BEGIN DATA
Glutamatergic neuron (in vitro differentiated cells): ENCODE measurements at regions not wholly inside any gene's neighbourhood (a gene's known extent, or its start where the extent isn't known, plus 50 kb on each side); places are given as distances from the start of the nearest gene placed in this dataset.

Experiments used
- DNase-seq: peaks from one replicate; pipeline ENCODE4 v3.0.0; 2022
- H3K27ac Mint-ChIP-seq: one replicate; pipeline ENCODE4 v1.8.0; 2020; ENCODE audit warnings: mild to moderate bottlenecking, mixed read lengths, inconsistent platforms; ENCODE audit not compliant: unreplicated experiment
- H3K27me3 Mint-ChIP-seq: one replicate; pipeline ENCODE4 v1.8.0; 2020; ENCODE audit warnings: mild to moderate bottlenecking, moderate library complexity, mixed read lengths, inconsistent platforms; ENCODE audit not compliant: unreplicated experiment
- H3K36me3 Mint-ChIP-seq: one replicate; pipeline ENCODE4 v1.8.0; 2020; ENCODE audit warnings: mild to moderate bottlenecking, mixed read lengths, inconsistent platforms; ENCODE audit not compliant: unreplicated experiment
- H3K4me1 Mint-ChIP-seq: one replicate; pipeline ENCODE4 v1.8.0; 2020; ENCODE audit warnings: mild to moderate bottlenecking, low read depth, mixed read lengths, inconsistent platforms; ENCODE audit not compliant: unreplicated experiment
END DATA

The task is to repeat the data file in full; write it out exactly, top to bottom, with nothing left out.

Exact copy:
Glutamatergic neuron (in vitro differentiated cells): ENCODE measurements at regions not wholly inside any gene's neighbourhood (a gene's known extent, or its start where the extent isn't known, plus 50 kb on each side); places are given as distances from the start of the nearest gene placed in this dataset.

Experiments used
- DNase-seq: peaks from one replicate; pipeline ENCODE4 v3.0.0; 2022
- H3K27ac Mint-ChIP-seq: one replicate; pipeline ENCODE4 v1.8.0; 2020; ENCODE audit warnings: mild to moderate bottlenecking, mixed read lengths, inconsistent platforms; ENCODE audit not compliant: unreplicated experiment
- H3K27me3 Mint-ChIP-seq: one replicate; pipeline ENCODE4 v1.8.0; 2020; ENCODE audit warnings: mild to moderate bottlenecking, moderate library complexity, mixed read lengths, inconsistent platforms; ENCODE audit not compliant: unreplicated experiment
- H3K36me3 Mint-ChIP-seq: one replicate; pipeline ENCODE4 v1.8.0; 2020; ENCODE audit warnings: mild to moderate bottlenecking, mixed read lengths, inconsistent platforms; ENCODE audit not compliant: unreplicated experiment
- H3K4me1 Mint-ChIP-seq: one replicate; pipeline ENCODE4 v1.8.0; 2020; ENCODE audit warnings: mild to moderate bottlenecking, low read depth, mixed read lengths, inconsistent platforms; ENCODE audit not compliant: unreplicated experiment